Posts Tagged ‘dwarf plants’

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Planting | What and Why

January 29, 2014

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Success in the garden depends on choosing plants that suit the location and how much care you can put into your choice. Do this correctly and you won’t have to do it over.

The small beds on either side of my perennial garden entrance have been empty for some time. This past weekend I put in Dwarf Heavenly Bamboo Nandina domestica ‘Nana Pygmaea’ on both sides of the flagstone. This is a good choice for several reasons. Heavenly Bamboo is drought tolerant. The beds at the garden entrance receive little water. As I mentioned in a earlier post, the mature Nandina domestica variety (non-dwarf) in my landscape do not get watered and they have thrived for years.

Please note even drought tolerate transplants need regular deep watering for the first year. And, although my mature Heavenly Bamboos do well without watering, the amount and frequency of water needed will depend upon your location, microclimate, and soil condition.

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Other reasons this shrub is a good choice is low maintenance, cold hardiness is 0 to -10°F, and it is an evergreen. I want the entrance to look good year round with plants that perform well during the cold season as well as the rest of year. As you can see in the photo above, the leaves turn a beautiful reddish hue in winter.

The beds also have well-drained soil and receive full sun. Heavenly Bamboo grows best in these conditions. As soon as I come across two more Dwarf Heavenly Bamboos, I will plant one more in each bed. The shrubs won’t outgrow the space because I did my research. These plants will fill in 24×24 inches and cascade over the edge just enough to soften the walkway.

Here’s a guide on Dwarf Heavenly Bamboo Nandina domestica ‘Nana Pygmaea’.

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No-Fuss Shrub

October 26, 2013

heavenly bambooHeavenly bamboo reminds me of Simon Cowell’s unpopular comment made in past years to some of the hopeful American Idol contestants, “You’re just not memorable.”

Although heavenly bamboos are commonplace in commercial and residential landscapes, most people don’t give these shrubs a second glance. They are overlooked or quickly forgotten. Yet, they do have benefits, the greatest being a no-fuss shrub.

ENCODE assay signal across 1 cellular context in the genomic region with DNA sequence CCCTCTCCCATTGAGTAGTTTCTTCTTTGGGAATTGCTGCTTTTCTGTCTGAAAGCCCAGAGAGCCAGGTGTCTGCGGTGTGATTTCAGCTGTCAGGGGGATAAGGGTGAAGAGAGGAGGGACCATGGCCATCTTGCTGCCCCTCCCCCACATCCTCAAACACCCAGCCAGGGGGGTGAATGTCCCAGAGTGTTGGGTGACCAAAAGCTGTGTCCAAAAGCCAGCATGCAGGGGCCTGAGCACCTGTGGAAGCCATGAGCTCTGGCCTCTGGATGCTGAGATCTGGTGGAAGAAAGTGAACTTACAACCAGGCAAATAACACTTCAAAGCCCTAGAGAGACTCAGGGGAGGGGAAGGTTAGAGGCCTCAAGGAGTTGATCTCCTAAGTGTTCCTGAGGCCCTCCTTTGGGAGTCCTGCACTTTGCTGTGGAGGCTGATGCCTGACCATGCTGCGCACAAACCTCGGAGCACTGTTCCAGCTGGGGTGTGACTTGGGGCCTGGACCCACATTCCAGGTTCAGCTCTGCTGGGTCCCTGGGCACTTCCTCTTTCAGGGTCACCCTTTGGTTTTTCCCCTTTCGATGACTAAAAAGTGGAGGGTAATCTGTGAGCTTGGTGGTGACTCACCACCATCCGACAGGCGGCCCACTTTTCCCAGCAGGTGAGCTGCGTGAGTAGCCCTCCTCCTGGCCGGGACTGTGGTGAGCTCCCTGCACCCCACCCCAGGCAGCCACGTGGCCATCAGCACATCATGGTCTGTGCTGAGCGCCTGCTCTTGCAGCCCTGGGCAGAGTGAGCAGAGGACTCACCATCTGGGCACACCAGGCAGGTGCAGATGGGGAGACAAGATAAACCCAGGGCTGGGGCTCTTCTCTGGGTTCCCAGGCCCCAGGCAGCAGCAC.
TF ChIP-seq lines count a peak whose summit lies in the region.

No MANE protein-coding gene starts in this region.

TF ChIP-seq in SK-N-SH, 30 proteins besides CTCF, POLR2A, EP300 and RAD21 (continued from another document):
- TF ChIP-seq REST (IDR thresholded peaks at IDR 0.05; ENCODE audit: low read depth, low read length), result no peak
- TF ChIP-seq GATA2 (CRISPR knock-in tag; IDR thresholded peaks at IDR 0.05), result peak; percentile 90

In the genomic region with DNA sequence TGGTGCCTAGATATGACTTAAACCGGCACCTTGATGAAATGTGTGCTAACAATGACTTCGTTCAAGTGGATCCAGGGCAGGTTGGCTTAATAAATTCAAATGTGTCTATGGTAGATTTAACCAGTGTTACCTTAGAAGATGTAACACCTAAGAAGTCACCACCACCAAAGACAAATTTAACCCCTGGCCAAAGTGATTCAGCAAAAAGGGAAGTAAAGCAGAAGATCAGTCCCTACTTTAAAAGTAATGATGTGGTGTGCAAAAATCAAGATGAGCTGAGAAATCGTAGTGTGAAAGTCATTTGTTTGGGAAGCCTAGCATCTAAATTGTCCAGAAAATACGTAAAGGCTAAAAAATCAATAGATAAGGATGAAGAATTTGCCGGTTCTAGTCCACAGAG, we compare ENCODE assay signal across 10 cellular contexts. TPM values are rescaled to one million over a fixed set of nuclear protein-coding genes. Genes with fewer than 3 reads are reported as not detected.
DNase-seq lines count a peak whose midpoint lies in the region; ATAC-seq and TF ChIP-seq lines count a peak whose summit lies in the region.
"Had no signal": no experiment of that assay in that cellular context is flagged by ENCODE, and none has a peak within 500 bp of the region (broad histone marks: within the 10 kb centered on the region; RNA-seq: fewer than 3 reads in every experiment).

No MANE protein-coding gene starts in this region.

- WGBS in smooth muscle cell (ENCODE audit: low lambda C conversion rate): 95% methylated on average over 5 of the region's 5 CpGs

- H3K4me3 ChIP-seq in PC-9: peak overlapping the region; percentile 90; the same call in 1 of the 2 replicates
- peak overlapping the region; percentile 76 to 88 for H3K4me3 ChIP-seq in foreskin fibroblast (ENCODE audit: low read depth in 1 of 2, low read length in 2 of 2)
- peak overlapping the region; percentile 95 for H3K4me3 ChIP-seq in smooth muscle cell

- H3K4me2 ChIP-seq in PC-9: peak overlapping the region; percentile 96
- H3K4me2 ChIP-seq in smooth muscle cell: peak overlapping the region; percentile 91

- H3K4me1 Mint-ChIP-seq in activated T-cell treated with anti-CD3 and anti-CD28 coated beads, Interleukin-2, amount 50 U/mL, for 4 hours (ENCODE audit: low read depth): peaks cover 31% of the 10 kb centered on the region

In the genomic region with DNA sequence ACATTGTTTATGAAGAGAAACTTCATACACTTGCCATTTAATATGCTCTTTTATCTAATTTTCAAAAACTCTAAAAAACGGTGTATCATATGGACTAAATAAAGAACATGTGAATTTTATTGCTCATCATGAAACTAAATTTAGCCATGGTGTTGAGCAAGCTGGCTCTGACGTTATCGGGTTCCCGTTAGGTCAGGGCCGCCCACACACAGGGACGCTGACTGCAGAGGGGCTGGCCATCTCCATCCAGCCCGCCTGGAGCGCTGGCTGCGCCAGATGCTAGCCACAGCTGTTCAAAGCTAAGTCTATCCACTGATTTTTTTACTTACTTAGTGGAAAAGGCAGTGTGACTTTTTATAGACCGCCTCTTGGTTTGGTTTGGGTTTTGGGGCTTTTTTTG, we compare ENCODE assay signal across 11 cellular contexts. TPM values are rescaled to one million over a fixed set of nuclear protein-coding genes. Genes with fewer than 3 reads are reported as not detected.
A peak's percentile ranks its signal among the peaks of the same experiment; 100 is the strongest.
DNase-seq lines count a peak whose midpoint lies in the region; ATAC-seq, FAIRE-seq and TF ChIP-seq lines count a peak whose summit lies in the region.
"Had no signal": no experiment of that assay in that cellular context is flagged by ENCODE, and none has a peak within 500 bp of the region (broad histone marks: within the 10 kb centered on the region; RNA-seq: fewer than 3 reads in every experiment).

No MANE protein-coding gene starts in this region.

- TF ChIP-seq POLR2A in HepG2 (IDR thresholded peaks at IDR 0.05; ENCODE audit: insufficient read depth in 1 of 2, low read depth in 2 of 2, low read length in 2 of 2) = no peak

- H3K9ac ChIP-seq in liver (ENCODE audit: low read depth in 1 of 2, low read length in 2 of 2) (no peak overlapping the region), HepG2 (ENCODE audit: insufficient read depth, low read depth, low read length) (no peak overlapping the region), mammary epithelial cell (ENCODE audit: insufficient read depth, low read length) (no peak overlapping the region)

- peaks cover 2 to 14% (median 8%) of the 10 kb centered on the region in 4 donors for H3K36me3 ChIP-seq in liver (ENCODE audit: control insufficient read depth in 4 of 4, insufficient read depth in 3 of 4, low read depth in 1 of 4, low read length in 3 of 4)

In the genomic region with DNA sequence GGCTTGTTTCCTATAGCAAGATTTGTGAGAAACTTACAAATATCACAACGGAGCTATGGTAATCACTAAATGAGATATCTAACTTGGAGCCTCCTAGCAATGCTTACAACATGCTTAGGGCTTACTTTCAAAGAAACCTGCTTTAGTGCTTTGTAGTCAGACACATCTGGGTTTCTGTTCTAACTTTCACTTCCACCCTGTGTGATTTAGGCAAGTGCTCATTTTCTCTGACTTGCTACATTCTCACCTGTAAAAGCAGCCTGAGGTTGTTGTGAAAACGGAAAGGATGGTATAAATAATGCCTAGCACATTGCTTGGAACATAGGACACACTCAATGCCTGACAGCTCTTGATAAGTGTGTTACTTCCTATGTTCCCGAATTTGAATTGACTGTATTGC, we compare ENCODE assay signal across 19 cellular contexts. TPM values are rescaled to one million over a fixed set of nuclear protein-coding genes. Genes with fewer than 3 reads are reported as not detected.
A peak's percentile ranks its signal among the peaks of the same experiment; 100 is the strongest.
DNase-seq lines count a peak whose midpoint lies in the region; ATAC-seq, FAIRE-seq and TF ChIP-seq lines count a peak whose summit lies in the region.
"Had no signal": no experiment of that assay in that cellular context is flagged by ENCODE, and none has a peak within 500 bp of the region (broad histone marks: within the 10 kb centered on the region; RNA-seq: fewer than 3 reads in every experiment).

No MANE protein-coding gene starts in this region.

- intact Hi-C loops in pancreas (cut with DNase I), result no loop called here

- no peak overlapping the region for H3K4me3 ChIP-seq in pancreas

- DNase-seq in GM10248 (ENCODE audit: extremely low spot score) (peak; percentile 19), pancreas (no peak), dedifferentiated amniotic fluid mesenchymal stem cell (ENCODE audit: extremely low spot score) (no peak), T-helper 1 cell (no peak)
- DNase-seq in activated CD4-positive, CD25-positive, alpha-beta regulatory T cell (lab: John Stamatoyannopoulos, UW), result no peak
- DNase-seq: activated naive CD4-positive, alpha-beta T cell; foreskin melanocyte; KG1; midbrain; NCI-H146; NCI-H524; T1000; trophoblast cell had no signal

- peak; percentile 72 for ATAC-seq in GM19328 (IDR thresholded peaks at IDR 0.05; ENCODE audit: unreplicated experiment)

If planted where there is ample space there is no need to prune. Mature size is six-feet high and five-foot wide. Heavenly bamboos require little or no water once established, depending on the zone and soil. This multiple trunk shrub is evergreen. In full sun the foliage brings color and interest to landscapes with red leaves and orange berries which turn red in winter.

But, like all plants there is a downside to heavenly bamboo.

As a member of the barberry family (not bamboo), heavenly bamboo is host to wheat rust which can cause large-scale grain crops to fail. Most of us aren’t growing grain and neither are our neighbors. That being the case, this would not be a consideration when selecting heavenly bamboo. However, the berries are toxic to animals, but this can be solved. Usually, when planted alone  instead of grouped together, berries will not develop. Bud clusters can easily be cut off when they begin to develop. Heavenly bamboo is a host for powdery mildew which can spread to nearby plants, especially those prone to mildew.

My personal experience:  Knock-on-wood, mildew has not been a problem. I trim my heavenly bamboos once or twice yearly only because I want to maintain a certain height. I haven’t watered them in years and other than rain they do not receive moisture from nearby sprinklers. Now, that is drought-tolerate.

In addition to being extremely low maintenance and bringing beautiful hues to autumn and winter landscapes, when paired with commentary plants, as seen in the photo, heavenly bamboos are memorable year round. So next time, give them a second glance.

Note:  Cultivars include Harbor Dwarf (2-3 feet high) and Alba (6-feet high) with white berries.

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